describe('My First Test', function() {
  it('Test PHMU Website', function() {
    cy.visit('https://www.phmu.de/')
  })
  it('Test contain PHMU slogan', function() {
    cy.get('img[class=image]')
    //Sucht ein img element mit der CSS-Klasse image
  })
})

Interacting with Elements

After you have queried the elements in the previous step, it is also possible to interact with the elements. If interaction with an element is not possible, the test will be displayed as failed.

type()

describe('My First Test', function() {
  it('Test contact formular', function() {
    cy.visit('https://www.phmu.de/workshops')
  })
  it('Test firstname input', function() {
    cy.get('input[id="firstname"]').type('Tung')
  })
})

click()

describe('My First Test', function() {
  it('Test contact formular', function() {
    cy.visit('https://www.phmu.de/workshops')
  })
  it('Test firstname input', function() {
    cy.get('button[id="submit"]').click()
  })
})

select()

describe('My First Test', function() {
  it('Test contact formular', function() {
    cy.visit('https://www.phmu.de/workshops')
  })
  it('Test firstname input', function() {
    cy.get('select[id="title"]').select("Doctor")
  })
})

Assertion

With should() you can check if an element is what you expect it to be. As an example, we want to make sure that the current URL is the expected URL.

describe('My First Test', function() {
  it('Test PHMU Website', function() {
    cy.visit('https://www.phmu.de/')
  })
  it('Test workshop link', function() {
    cy.get(a[href="/workshop"]).click
    cy.url().should('include', '/workshop')
  })
})

In this blog I have only given you the most necessary information for Cypress. Cypress is too big to put everything in one blog.

As I have already mentioned, I highly recommend you to read the documentation. Besides the good documentation it also contains Best Practices to test effectively.

Links

Setting up Tailwind CSS in a WordPress Theme using gulp.js

Tailwind CSS as a utility-based framework ensures an incredibly efficient workflow when developing modern frontends. To use it in your WordPress Theme you could simply serve it from CDN. But for going beyond Tailwind’s rudimentary functionality you can’t avoid setting it up locally in your Theme. In this article we will set up Tailwind CSS in a WordPress Theme using gulp.js.

WPGulp and Gulp-PostCSS

To integrate Tailwind into your WordPress Theme you should install WPGulp first. WPGulp is a plugin to simplify gulp.js setups in WordPress. Additionally, you will need the gulp plugin of PostCSS to process Tailwind.

npx wpgulp
npm install -D gulp-postcss

Now you have installed a complete gulp setup that generates compact CSS files from SCSS. Inside your wpgulp.config.js you can configure your project paths and other variables. Specify the location of your SCSS files and where your CSS shall be generated. Since your project is now based on SCSS you should adapt your previous stylesheets.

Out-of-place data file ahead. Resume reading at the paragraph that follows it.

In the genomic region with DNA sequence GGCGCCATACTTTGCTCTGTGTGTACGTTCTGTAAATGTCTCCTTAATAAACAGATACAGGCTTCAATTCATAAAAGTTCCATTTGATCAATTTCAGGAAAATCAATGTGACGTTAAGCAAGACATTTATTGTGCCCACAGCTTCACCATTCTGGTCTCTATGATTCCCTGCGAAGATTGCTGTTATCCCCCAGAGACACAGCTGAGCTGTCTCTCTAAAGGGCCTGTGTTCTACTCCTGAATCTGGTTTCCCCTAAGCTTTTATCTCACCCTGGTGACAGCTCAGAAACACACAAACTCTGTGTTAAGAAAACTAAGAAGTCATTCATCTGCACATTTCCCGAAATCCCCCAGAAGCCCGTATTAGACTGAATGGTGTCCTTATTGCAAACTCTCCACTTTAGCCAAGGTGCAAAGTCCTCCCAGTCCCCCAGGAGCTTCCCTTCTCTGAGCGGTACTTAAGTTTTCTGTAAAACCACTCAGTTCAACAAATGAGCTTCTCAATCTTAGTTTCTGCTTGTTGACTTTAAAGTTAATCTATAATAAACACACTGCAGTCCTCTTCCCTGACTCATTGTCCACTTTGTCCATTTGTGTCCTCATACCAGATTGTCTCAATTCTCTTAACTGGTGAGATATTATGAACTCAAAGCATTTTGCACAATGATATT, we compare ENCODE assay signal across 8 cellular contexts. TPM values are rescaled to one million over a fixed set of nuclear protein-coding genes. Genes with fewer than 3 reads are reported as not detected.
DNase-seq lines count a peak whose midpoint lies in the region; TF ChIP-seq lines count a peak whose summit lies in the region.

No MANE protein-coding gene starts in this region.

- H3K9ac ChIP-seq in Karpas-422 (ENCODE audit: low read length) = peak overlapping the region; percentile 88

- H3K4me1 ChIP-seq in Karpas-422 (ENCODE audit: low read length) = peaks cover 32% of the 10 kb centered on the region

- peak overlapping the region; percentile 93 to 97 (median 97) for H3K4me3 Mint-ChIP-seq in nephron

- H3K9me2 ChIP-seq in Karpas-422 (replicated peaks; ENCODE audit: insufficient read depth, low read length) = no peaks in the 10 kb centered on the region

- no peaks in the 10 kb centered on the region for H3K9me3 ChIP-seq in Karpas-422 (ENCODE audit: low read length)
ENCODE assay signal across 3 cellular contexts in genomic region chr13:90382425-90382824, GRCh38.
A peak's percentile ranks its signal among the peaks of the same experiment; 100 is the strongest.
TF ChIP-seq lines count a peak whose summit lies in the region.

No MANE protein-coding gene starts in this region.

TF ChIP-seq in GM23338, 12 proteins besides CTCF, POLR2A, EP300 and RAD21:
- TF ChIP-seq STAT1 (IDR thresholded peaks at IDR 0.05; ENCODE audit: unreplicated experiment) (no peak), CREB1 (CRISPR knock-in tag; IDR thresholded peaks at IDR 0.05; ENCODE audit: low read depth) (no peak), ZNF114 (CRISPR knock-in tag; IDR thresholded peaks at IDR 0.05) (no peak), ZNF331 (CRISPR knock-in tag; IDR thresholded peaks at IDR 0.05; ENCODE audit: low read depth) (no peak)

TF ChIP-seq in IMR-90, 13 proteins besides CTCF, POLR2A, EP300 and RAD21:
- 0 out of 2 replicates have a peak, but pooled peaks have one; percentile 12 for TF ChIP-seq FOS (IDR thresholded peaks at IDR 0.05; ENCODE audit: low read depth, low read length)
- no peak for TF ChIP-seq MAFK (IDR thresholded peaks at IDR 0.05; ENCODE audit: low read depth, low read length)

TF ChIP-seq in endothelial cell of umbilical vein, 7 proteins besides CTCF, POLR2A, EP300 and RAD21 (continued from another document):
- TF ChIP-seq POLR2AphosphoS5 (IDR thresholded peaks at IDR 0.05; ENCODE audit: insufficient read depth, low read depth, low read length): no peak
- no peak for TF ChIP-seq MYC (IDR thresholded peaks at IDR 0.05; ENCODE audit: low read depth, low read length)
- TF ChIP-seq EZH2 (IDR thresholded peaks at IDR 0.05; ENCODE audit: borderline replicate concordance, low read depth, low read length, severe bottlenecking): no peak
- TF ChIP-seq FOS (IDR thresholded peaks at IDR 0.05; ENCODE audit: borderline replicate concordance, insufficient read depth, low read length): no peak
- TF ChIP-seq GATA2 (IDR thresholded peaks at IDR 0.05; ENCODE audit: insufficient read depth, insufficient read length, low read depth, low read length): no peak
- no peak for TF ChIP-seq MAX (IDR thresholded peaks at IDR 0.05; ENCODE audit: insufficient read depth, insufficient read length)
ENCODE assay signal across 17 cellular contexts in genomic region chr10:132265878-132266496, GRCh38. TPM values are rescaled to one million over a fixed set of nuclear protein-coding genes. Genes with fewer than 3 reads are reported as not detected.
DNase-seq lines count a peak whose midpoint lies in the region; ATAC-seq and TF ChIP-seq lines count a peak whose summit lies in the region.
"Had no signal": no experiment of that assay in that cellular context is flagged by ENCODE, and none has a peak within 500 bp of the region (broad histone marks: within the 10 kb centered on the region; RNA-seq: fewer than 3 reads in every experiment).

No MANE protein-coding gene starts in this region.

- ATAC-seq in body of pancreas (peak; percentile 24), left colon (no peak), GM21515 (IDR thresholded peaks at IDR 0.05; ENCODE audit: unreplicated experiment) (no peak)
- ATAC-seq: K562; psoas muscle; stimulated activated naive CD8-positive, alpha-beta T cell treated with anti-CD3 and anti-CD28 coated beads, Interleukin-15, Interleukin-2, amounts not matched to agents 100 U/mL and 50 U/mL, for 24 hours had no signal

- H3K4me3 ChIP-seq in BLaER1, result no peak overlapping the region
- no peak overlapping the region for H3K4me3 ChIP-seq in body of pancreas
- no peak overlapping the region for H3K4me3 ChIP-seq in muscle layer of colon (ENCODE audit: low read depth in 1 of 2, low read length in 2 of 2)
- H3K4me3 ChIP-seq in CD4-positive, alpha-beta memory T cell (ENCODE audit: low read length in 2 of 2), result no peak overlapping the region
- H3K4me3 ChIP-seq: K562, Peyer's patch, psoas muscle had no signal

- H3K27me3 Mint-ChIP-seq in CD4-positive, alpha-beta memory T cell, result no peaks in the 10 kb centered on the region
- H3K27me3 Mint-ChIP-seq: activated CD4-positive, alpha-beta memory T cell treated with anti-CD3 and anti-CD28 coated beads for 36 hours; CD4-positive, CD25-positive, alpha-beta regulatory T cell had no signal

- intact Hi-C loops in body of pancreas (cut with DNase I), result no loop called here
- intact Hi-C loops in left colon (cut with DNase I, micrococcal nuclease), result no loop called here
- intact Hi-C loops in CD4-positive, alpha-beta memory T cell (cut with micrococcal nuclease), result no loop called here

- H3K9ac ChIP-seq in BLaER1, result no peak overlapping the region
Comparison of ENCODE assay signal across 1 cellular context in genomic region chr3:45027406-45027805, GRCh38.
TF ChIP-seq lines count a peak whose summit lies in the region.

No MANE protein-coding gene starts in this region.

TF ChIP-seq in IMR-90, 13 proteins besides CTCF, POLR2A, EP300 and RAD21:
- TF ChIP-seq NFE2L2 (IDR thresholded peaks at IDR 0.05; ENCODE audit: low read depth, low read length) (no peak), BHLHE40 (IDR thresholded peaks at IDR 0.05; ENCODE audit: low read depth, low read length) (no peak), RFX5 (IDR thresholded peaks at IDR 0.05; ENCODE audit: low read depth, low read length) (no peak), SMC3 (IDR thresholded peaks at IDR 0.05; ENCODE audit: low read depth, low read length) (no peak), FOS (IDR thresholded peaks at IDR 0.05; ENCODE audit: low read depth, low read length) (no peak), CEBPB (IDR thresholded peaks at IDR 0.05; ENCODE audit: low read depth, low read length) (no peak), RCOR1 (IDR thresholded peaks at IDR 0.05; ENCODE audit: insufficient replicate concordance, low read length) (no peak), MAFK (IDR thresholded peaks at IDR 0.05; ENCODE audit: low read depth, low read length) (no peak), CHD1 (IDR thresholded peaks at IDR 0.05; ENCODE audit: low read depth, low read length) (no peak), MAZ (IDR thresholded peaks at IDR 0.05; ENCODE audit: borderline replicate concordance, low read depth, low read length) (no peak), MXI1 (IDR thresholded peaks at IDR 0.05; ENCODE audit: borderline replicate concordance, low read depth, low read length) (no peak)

Installing Tailwind CSS

At this point we are ready to integrate Tailwind into our theme:

npm install tailwindcss

Add Tailwind to your primary SCSS file:

@tailwind base;
@tailwind components;
@tailwind utilities;

To customize Tailwind individually, you can generate a config file:

npx tailwind init

In the created tailwind.config.js you can configure Tailwind as you like. More at

Integration von Tailwind CSS in gulp

Now we have everything we need to configure Tailwind with gulp. In our gulpfile.babel.js we will add PostCSS and Tailwind to the CSS-related plugins at first:

// CSS related plugins
// ...
const postcss = require( ‘gulp-postcss’ );
const tailwindcss = require( ‘tailwindcss’ );
// ...

Both plugins are imported into our gulp file as constants. Now we want gulp to use them. The gulp tasks styles and stylesRTL generate our finale CSS files and right-to-left stylesheets. Here we will insert PostCSS and Tailwind:

gulp.task( ‘styles’. () => {
  return gulp
    .src( config.stlyeSRC, { allowEmpty: true })
    // ...
    .pipe( postcss([
      tailwindcss( ‘./path/to/your/tailwind.config.js’ ),
      require( ‘autoprefixer’ )
    ]) )
    // ...
});
// ...
gulp.task( ‘stylesRTL’. () => {
  return gulp
    .src( config.stlyeSRC, { allowEmpty: true })
    // ...
    .pipe( postcss([
      tailwindcss( ‘./path/to/your/tailwind.config.js’ ),
      require( ‘autoprefixer’ )
    ]) )
    // ...
});
// ...

Once done we can test if our setup works by simply adding a Tailwind class i.e. bg-red-500 to any HTML element in one of your PHP files.

Now you can run npm start. If all the styles are generated successfully you can check your site if the new Tailwind styles are displayed correctly. If so, congratulations! You just have set up Tailwind CSS in your WordPress Theme. Now you can customize your Tailwind theme in the tailwind.config.js.

Links: